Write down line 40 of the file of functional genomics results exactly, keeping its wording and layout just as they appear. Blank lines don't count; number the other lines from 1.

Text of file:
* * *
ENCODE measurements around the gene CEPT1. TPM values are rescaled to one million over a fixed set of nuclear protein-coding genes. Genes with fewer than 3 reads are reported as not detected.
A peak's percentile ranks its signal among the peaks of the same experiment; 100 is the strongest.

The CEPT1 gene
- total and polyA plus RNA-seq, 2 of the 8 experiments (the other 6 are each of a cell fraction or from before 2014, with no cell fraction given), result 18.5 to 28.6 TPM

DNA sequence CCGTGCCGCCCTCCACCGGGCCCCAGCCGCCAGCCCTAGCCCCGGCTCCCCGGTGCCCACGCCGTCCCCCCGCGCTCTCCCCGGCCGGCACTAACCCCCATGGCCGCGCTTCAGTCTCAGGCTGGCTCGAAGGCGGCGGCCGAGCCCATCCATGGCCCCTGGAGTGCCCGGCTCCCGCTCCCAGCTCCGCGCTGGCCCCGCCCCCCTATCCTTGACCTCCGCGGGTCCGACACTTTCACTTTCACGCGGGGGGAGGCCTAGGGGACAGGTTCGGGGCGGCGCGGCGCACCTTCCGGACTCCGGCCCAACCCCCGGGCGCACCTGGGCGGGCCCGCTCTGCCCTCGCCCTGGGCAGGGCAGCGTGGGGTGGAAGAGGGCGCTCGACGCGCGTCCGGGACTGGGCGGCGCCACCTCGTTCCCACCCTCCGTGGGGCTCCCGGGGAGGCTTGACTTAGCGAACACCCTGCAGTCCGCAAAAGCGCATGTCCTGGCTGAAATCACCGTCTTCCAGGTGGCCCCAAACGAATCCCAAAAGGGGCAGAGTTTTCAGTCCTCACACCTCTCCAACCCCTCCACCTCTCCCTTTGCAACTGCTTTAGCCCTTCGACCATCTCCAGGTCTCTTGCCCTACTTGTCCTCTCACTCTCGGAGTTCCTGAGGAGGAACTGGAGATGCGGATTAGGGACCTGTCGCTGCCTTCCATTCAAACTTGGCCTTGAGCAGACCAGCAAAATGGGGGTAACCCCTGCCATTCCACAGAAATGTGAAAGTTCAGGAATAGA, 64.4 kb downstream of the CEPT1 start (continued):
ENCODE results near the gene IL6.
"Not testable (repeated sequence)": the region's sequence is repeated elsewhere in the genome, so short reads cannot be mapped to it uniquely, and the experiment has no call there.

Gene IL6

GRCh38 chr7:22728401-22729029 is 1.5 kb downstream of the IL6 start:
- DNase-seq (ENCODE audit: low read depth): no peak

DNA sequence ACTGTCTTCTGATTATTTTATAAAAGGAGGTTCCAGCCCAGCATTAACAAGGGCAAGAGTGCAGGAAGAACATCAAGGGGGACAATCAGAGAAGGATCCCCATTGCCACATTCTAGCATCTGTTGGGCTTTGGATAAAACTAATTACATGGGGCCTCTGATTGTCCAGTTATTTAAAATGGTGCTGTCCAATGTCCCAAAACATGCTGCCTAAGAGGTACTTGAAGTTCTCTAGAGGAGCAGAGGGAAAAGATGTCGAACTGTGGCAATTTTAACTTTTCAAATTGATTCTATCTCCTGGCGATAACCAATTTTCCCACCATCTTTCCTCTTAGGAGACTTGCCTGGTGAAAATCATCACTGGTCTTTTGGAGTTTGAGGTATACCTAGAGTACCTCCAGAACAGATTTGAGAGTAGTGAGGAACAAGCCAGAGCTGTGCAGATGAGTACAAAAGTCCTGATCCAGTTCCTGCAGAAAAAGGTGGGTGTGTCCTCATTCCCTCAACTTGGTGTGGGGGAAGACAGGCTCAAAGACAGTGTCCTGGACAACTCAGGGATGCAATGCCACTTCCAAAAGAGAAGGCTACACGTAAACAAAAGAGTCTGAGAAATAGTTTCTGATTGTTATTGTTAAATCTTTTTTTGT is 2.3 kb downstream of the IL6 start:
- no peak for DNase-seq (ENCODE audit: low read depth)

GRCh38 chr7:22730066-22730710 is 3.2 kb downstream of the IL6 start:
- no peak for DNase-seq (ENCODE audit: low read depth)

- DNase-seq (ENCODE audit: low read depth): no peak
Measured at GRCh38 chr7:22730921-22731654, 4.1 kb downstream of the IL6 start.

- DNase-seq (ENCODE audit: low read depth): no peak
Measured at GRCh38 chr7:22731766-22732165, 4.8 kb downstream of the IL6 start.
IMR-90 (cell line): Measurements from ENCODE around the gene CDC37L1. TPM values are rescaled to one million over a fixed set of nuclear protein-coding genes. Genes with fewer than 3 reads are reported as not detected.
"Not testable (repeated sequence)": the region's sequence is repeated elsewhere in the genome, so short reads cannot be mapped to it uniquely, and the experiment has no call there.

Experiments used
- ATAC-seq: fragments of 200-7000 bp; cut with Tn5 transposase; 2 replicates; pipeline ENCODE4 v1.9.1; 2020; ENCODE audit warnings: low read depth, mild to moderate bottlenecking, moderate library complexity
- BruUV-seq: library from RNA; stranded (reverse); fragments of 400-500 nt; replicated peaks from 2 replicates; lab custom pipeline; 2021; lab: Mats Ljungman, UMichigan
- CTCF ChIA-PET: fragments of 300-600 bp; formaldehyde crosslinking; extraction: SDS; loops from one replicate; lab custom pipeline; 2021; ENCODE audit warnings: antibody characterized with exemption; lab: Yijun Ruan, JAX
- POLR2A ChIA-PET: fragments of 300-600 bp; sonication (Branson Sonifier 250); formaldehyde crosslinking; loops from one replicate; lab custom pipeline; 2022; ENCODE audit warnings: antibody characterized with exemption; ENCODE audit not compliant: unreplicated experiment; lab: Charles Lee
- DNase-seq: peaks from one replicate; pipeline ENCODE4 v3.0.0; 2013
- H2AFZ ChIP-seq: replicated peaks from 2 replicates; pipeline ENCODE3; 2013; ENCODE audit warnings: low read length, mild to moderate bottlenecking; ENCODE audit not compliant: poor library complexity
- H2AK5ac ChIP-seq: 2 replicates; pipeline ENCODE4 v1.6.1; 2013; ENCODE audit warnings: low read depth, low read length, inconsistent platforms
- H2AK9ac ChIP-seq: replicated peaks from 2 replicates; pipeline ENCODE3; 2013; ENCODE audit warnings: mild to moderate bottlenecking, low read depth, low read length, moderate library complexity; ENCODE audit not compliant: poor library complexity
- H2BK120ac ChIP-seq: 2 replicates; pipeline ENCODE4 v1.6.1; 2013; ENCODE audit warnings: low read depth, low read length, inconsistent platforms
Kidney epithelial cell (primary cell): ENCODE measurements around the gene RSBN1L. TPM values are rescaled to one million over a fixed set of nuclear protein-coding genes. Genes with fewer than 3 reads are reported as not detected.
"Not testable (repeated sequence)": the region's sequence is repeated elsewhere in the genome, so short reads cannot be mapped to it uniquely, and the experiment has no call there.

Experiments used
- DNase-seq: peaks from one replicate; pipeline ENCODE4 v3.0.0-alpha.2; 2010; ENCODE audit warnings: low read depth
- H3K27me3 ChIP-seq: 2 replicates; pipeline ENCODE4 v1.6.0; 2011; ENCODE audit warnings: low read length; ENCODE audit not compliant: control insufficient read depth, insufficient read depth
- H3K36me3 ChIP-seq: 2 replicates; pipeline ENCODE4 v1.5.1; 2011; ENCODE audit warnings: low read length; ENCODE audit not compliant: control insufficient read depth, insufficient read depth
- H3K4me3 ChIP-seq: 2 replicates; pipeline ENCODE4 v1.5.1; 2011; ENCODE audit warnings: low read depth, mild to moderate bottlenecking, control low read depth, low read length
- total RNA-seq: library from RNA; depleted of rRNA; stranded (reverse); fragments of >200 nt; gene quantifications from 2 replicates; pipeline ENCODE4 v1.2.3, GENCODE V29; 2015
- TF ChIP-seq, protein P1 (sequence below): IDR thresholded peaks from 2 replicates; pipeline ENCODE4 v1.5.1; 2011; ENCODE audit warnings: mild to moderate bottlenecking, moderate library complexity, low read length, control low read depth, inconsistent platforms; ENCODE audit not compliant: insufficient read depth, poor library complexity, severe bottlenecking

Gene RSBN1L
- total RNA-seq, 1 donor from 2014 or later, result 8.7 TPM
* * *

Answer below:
Gene RSBN1L